I found the effect only happens if you sit dead centre - the seats of my sofa either side of me don't get that 'right beside you' voice. I recall Pink Floyd were experimenting with 'holographic' recording at the time of Final Cut, so I have assumed this was a progression from that - and that it was embedded in all of at least the original releases. 

I'm away now for a holiday- when I get back I'll see if my 192/24 version has the same effect.

Musky posted:

Hi

I'm new to this forum and would welcome advice please.....

My system comprises NDX,CDX,NAC 202,NAC 200, Flatcap , NAPSC and Allaes.

My system is great for me however when I require higher sound levels for parties a speaker makes a "popping" sound once the volume is turned to 12 o'clock.

My amp is rated 70w and my speakers 6 ohms 100 w so I was thinking about either upgrading the amp to NAC 250 (80 W) or upgrading my speakers to say 150w.

Any thoughts would be much appreciated.

Thanks

 

 

 

The "popping" sound are your ear drums breaking apart .

Huge posted:
No quarter posted:

Huge,my hearing must be shot then...I also have a 272 with a 250dr,my speakers are 92 DB at  1 meter and 8 ohm.My normal listening level is 45 or 50 on the dial,when I have Internet radio playing as background music it is usually at 30 on the dial.When I am critical listening and a good song comes on that I want to "crank up"...I hit 60 on the dial,am i alone in this?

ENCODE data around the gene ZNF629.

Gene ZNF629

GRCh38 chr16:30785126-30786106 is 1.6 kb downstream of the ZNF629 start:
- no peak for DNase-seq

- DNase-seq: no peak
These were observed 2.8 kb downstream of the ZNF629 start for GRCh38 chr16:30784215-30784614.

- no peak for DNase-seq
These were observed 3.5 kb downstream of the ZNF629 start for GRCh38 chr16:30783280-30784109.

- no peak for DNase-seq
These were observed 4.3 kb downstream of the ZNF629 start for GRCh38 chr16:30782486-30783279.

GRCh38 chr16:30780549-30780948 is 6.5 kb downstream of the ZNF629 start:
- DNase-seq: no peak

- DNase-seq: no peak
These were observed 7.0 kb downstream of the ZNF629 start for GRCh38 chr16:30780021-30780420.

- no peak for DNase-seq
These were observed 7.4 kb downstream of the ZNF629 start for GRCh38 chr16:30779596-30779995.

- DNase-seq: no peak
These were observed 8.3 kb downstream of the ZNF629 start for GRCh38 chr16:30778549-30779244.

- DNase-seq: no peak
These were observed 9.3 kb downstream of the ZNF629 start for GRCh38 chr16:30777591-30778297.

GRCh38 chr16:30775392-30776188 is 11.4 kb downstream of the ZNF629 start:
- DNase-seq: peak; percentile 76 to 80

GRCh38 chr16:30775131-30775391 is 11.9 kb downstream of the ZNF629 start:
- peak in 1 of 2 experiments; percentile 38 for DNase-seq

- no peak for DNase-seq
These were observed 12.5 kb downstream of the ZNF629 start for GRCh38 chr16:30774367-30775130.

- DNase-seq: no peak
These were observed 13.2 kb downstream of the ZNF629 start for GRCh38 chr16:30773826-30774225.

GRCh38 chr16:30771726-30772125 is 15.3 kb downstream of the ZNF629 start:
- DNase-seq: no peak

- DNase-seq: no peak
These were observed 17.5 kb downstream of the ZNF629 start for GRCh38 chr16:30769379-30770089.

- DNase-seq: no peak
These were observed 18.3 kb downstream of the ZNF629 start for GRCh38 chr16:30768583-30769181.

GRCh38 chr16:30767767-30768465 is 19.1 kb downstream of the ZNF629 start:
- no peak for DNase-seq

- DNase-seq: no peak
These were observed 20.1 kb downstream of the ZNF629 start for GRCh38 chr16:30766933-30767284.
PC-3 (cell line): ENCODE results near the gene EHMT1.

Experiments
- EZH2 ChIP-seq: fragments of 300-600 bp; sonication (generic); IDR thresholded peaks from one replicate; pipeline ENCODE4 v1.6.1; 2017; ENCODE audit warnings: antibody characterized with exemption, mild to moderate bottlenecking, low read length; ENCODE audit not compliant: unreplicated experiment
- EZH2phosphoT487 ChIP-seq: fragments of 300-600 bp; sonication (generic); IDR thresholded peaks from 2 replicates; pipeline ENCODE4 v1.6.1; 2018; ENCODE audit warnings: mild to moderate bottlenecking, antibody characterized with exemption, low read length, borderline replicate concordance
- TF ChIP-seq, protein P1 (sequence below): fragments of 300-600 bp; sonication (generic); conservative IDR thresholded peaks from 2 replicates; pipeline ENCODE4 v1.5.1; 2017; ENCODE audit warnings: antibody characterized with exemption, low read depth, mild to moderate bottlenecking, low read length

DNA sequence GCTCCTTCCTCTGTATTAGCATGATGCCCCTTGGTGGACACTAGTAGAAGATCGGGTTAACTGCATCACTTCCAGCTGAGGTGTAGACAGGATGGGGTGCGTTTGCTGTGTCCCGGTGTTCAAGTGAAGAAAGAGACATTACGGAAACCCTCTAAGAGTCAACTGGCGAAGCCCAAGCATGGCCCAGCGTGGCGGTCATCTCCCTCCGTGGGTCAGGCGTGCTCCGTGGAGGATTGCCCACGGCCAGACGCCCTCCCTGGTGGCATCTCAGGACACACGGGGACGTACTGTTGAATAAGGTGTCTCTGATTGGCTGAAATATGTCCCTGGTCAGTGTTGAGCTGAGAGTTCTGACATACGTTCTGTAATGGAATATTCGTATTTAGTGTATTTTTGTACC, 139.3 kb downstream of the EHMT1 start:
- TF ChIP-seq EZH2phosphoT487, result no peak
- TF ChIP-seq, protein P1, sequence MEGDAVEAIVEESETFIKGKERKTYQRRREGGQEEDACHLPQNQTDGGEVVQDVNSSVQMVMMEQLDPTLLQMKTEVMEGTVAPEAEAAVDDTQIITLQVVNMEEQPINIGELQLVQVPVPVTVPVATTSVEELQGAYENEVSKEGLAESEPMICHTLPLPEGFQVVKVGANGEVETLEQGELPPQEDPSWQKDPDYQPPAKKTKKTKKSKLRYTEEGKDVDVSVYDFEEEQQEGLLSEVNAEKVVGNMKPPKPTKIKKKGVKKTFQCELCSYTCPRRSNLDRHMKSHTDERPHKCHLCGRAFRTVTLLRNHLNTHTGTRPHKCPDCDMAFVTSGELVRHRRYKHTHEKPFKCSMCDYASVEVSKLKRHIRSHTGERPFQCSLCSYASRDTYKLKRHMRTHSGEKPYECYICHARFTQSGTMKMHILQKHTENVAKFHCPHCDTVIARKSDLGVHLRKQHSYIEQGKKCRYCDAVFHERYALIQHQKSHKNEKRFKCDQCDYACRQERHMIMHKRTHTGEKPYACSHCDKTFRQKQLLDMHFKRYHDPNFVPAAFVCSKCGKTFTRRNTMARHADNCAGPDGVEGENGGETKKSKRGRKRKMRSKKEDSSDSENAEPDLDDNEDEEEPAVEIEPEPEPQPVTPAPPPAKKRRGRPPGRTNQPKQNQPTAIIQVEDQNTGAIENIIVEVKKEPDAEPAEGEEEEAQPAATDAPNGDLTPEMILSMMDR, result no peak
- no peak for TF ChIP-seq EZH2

Actually it's more likely to be age related hearing loss on my part that makes me more sensitive to loudness!

I prefer to listen at 73-76dBA(slow) with occasional brief excursions to about 80dBA(slow).
These levels are quite low by most people's standards, but they suit my ears.  However, many recent CDs with the volume at '12:00' would give well over 95dBA(slow) with peaks well in excess of 103dBA(fast).

85-92 fast is tops for me. THat equates to about 10:30 on the 32.5.

Mike-B posted:
Innocent Bystander posted:

 The uncanny thing with that album is the spoken voice as if someone is sitting on the sofa just left of you, even though you know the speakers are in front!

I suspect holophonics are playing their part. PF started using them in the late 70s to augment their albums.